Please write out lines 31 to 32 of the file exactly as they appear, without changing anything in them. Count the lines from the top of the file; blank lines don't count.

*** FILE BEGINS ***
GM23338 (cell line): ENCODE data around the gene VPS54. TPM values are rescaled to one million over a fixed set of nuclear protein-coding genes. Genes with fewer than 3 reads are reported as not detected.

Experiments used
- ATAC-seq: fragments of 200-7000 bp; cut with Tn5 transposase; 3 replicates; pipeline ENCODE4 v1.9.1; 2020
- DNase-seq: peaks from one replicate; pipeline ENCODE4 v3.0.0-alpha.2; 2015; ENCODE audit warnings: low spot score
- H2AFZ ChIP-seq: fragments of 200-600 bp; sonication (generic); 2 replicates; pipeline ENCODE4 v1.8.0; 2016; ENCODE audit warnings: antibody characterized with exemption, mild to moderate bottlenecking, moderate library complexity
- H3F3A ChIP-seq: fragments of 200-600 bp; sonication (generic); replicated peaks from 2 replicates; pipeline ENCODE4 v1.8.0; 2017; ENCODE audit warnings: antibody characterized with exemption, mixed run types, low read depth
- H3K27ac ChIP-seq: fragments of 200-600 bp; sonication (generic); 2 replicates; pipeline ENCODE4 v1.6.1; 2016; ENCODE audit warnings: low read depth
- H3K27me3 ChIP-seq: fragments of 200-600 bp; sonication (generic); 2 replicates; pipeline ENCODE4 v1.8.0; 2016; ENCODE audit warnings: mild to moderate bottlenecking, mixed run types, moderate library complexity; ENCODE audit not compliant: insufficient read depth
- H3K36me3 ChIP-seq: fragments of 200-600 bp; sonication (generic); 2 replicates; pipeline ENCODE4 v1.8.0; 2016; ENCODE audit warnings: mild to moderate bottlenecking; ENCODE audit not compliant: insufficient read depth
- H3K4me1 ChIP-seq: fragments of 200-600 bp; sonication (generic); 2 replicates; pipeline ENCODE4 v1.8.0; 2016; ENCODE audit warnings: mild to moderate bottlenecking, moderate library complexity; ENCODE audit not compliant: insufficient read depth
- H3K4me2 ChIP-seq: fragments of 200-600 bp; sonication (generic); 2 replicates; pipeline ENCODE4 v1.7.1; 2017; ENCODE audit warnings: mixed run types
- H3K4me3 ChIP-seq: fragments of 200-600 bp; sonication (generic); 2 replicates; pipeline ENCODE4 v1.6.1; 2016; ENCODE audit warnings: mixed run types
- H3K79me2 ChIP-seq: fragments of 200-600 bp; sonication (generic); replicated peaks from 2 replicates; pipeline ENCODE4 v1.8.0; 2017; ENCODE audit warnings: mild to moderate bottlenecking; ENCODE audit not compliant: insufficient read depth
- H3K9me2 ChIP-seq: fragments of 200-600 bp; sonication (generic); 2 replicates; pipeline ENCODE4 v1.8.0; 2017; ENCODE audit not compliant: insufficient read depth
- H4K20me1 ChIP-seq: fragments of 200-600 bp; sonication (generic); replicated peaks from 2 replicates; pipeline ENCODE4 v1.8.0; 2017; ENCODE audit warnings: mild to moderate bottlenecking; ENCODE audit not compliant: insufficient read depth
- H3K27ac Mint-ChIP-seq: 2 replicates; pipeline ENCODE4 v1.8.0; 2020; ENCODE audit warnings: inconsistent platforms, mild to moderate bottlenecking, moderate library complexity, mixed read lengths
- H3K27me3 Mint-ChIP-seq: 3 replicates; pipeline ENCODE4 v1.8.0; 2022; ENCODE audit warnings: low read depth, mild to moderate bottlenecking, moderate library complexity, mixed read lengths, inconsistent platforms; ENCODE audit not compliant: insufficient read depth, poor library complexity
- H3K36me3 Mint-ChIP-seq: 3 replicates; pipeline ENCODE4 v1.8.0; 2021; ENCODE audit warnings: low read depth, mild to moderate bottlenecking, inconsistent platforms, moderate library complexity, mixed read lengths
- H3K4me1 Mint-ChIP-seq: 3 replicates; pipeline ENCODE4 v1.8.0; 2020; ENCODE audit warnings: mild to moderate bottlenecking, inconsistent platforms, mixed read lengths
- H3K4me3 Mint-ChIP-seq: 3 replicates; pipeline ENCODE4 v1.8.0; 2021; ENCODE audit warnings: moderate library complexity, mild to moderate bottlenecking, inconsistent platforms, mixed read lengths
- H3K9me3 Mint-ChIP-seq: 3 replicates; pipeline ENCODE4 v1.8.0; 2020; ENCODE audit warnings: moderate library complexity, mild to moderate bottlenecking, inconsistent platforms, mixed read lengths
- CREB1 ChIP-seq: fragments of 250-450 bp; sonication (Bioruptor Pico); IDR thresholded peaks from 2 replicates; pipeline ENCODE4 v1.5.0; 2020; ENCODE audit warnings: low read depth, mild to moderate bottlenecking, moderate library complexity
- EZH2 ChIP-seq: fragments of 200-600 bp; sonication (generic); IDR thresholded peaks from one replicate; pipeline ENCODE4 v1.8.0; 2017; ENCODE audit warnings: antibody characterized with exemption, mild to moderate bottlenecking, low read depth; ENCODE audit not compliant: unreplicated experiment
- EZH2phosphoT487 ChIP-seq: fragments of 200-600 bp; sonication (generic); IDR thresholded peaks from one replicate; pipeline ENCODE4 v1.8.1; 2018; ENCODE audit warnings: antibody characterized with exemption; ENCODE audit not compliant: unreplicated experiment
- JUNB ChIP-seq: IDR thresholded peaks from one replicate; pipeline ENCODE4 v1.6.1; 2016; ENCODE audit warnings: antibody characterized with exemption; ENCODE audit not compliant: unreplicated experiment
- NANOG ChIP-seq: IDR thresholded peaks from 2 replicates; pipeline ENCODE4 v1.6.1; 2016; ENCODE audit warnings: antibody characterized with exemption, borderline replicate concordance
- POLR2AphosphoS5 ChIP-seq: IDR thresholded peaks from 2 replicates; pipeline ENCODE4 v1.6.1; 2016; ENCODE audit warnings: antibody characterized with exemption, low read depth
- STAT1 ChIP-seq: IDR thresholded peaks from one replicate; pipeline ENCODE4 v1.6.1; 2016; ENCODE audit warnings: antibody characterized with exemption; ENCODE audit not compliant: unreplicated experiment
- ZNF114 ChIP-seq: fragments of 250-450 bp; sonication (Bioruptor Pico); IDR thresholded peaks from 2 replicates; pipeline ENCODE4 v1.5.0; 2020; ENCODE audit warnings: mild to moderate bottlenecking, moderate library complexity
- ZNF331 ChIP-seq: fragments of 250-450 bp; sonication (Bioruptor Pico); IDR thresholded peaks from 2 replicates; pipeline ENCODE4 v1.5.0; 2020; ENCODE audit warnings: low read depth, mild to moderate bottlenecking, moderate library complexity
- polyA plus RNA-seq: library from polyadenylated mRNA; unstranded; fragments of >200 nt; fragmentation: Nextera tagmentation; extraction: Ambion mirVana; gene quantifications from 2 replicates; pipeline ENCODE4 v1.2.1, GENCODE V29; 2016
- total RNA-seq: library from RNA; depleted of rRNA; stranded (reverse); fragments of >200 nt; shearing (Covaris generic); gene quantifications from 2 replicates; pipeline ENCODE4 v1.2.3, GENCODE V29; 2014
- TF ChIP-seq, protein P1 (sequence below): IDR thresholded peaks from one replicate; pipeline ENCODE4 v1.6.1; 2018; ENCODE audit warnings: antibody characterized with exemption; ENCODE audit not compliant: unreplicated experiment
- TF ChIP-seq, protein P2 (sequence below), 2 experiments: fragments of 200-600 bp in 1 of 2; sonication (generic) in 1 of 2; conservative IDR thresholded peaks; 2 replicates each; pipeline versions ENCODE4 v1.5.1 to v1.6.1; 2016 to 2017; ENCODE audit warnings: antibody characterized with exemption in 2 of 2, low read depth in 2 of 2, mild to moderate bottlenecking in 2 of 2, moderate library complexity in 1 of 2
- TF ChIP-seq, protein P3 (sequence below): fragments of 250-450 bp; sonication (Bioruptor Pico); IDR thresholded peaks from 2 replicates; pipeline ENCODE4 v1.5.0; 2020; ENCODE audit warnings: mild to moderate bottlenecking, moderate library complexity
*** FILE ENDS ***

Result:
- polyA plus RNA-seq: library from polyadenylated mRNA; unstranded; fragments of >200 nt; fragmentation: Nextera tagmentation; extraction: Ambion mirVana; gene quantifications from 2 replicates; pipeline ENCODE4 v1.2.1, GENCODE V29; 2016
- total RNA-seq: library from RNA; depleted of rRNA; stranded (reverse); fragments of >200 nt; shearing (Covaris generic); gene quantifications from 2 replicates; pipeline ENCODE4 v1.2.3, GENCODE V29; 2014